Friday, February 9, 2018

More GPS Comparison Data

Below are more results from comparing three GPS devices: the Locosys GW-60 watch, an Android phone (Moto E4) with GPS Logit, and the USB GPS dongle I had been testing. These results are from a Kona One session 2 days ago, as reported by GPSResults:
No surprise for the 2 and 10 second results. All differences for the phone are well within the +/- ranges for the watch, with maximum differences of 0.2 knots for 2 seconds, and 0.09 knots for 10 seconds. Numbers for the phone GPS are similar, but slightly higher. Note that for this session, the GW-60 watch and the GPSLogit data were recorded at 1 Hz, while the USB dongle recorded at 5 Hz.

The results for 500 m are similar, except that the phone GPS now does as well as the dongle. For the nautical mile, the results reported by GPSResults differ a lot for the phone. This is because GPSResults filtered out single data points in the middle of a few one-mile runs:
The sixth point is shown in brackets, meaning GPSResults filtered it. Since the GPSLogit data do not have accuracy estimates, and both acceleration and HDoP around this point is low, we have to assume that GPSResults considers data from 7 GPS satellites as insufficient (unfortunately, the Mac version of GPSResults does not show a setting for minimum number of satellites). Unchecking the "On" checkbox for all filters leads to results that are more similar to the watch and dongle:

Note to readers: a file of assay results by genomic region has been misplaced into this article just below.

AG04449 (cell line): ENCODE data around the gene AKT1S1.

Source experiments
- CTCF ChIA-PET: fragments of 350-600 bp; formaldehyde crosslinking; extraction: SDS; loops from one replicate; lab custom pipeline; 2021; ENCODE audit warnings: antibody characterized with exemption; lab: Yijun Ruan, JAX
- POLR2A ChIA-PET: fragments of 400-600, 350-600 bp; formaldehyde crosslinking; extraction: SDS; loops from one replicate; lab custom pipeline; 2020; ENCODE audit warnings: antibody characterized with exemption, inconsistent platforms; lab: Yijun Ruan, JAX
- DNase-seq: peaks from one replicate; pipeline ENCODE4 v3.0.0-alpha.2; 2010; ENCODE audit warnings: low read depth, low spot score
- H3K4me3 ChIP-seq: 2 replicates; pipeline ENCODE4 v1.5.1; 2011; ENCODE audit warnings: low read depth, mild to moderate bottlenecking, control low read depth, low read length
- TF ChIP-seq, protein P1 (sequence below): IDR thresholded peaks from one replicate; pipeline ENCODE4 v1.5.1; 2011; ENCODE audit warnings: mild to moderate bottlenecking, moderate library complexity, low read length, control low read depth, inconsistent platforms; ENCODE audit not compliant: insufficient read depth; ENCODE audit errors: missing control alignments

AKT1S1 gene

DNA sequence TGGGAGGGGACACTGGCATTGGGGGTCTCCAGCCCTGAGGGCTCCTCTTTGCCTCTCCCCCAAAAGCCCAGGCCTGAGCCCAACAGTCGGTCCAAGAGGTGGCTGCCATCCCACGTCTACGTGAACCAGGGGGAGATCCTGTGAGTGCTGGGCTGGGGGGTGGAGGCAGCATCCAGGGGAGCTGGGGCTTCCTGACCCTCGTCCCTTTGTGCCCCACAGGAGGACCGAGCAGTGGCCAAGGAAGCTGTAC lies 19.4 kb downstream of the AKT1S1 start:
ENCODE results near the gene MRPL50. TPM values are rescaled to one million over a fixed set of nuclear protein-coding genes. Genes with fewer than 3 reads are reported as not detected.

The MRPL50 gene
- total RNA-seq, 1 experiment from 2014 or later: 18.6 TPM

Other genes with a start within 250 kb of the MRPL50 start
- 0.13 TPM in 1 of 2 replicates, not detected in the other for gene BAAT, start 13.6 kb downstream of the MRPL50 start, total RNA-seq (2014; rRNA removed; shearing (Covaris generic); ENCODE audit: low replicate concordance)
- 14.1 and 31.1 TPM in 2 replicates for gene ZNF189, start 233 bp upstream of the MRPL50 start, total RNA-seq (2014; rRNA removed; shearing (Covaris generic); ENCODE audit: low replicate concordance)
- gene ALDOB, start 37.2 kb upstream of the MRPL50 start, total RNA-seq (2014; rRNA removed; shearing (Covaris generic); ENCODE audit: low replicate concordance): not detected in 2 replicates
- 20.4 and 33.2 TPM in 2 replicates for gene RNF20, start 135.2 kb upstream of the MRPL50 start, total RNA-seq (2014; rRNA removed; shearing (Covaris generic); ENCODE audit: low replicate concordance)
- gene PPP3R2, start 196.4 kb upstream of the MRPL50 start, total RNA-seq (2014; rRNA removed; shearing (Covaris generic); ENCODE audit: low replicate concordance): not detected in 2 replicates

However, the last 3 nautical mile runs for the phone show larger differences even without filters. This, however, appears to be an artifact of the analysis: the entire session was only about 20 nautical miles long, with just 12.9 nautical miles at speeds above 12 knots. Looking at the sections in GPS Action Replay shows that the speeds over the aligned nautical mile regions only differ by 0.01-0.05 knots; the reported larger changes are caused by slightly different regions being picked for the different units by the analysis programs. For the GPSLogit tracks, GPSResults was able to "squeeze in" a extra nautical mile run of 13.49 knots, while the same region between previously picked (higher speed) nautical miles was just a tad shorter than 1 nautical mile in the data from the two other devices. For speedsurfing competitions, this kind of artificial difference is entirely irrelevant; it only shows that some care has to be taken when analyzing the data.

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